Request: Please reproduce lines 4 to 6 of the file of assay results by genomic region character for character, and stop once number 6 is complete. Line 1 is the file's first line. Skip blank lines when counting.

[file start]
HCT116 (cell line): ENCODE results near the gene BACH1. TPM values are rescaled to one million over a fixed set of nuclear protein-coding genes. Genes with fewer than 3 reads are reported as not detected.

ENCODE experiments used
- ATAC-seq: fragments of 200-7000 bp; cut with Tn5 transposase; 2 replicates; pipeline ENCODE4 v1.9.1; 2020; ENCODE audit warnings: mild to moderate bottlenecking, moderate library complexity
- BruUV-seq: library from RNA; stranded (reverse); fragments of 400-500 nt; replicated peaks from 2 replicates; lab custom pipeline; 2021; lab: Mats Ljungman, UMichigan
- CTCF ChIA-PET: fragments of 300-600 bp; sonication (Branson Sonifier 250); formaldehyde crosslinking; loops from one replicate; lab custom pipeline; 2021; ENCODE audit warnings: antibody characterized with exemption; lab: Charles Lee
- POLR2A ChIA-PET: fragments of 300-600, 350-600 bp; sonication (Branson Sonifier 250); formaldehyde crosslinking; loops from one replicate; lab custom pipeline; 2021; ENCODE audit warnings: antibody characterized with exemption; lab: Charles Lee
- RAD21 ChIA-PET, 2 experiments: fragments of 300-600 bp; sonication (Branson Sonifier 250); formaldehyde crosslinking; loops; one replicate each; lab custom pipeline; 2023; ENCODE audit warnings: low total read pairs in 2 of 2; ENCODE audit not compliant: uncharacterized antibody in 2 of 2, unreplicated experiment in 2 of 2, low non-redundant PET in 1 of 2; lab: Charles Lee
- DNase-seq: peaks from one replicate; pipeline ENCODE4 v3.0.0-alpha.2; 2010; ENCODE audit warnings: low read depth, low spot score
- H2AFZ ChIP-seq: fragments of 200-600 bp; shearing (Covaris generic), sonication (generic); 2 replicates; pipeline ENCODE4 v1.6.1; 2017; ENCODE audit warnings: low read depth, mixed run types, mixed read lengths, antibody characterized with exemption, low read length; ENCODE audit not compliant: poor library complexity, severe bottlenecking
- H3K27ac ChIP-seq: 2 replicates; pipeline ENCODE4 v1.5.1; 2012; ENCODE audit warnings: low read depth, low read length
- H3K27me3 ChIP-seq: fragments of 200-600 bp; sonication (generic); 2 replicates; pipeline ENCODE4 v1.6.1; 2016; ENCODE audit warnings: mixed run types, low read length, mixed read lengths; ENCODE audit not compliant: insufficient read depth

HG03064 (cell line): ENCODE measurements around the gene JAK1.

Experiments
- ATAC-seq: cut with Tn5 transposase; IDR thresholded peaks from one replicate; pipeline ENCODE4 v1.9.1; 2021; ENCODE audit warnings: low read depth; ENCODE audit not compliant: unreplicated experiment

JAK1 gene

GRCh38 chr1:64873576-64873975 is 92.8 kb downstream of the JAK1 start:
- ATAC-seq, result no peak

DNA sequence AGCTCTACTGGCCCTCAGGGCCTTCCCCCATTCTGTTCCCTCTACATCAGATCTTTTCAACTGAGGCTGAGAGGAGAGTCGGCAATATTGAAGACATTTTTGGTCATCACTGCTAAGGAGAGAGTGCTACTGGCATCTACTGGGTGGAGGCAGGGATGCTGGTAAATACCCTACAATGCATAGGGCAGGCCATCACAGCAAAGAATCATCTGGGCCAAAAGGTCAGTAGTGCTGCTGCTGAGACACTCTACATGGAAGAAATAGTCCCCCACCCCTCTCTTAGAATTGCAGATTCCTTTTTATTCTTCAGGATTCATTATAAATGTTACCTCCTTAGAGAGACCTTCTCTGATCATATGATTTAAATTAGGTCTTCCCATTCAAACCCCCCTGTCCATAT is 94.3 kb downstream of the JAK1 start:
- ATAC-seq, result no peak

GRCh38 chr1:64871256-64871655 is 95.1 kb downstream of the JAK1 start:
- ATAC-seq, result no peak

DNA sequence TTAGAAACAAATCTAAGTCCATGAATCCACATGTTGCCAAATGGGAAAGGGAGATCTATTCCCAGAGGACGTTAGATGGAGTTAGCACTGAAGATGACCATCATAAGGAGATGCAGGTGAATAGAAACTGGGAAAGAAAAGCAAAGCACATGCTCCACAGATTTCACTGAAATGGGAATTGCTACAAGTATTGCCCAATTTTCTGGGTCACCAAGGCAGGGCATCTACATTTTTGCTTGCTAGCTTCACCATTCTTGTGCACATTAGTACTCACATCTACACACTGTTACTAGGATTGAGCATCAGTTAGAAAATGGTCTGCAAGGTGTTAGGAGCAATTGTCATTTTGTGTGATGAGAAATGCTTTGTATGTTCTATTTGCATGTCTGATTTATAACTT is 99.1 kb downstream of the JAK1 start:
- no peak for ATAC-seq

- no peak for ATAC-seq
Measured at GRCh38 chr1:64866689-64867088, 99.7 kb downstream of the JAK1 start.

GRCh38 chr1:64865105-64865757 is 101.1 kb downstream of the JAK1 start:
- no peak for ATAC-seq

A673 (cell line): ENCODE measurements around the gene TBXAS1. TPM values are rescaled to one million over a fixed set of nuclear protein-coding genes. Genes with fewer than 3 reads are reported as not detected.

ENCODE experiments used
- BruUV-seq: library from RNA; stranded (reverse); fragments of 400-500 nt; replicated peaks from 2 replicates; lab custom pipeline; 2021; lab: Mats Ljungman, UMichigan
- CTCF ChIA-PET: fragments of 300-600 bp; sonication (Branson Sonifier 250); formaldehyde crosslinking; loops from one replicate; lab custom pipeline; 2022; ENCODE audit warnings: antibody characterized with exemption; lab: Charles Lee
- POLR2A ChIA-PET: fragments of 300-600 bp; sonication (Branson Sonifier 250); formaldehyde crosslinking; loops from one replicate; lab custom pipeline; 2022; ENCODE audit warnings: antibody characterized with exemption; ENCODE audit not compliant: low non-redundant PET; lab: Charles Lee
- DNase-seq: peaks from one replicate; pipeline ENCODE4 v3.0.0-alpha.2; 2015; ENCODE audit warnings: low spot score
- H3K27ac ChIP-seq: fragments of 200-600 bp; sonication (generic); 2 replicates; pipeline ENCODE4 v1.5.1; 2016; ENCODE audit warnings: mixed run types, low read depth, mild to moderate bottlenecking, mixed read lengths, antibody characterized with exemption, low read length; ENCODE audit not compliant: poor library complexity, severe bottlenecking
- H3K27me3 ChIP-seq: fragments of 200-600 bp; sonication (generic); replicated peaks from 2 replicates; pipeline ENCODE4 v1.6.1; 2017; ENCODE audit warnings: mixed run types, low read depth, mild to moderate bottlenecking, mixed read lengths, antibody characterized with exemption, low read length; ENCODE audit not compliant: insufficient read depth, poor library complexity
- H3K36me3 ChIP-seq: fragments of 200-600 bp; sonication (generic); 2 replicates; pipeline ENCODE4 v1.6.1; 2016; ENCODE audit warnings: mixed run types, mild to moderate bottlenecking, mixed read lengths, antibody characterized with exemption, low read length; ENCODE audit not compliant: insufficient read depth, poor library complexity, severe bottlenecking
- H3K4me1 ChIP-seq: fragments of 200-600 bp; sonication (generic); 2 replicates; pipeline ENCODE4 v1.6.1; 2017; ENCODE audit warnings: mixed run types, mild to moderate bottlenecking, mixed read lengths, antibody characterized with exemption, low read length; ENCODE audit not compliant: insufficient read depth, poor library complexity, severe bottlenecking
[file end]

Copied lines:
- BruUV-seq: library from RNA; stranded (reverse); fragments of 400-500 nt; replicated peaks from 2 replicates; lab custom pipeline; 2021; lab: Mats Ljungman, UMichigan
- CTCF ChIA-PET: fragments of 300-600 bp; sonication (Branson Sonifier 250); formaldehyde crosslinking; loops from one replicate; lab custom pipeline; 2021; ENCODE audit warnings: antibody characterized with exemption; lab: Charles Lee
- POLR2A ChIA-PET: fragments of 300-600, 350-600 bp; sonication (Branson Sonifier 250); formaldehyde crosslinking; loops from one replicate; lab custom pipeline; 2021; ENCODE audit warnings: antibody characterized with exemption; lab: Charles Lee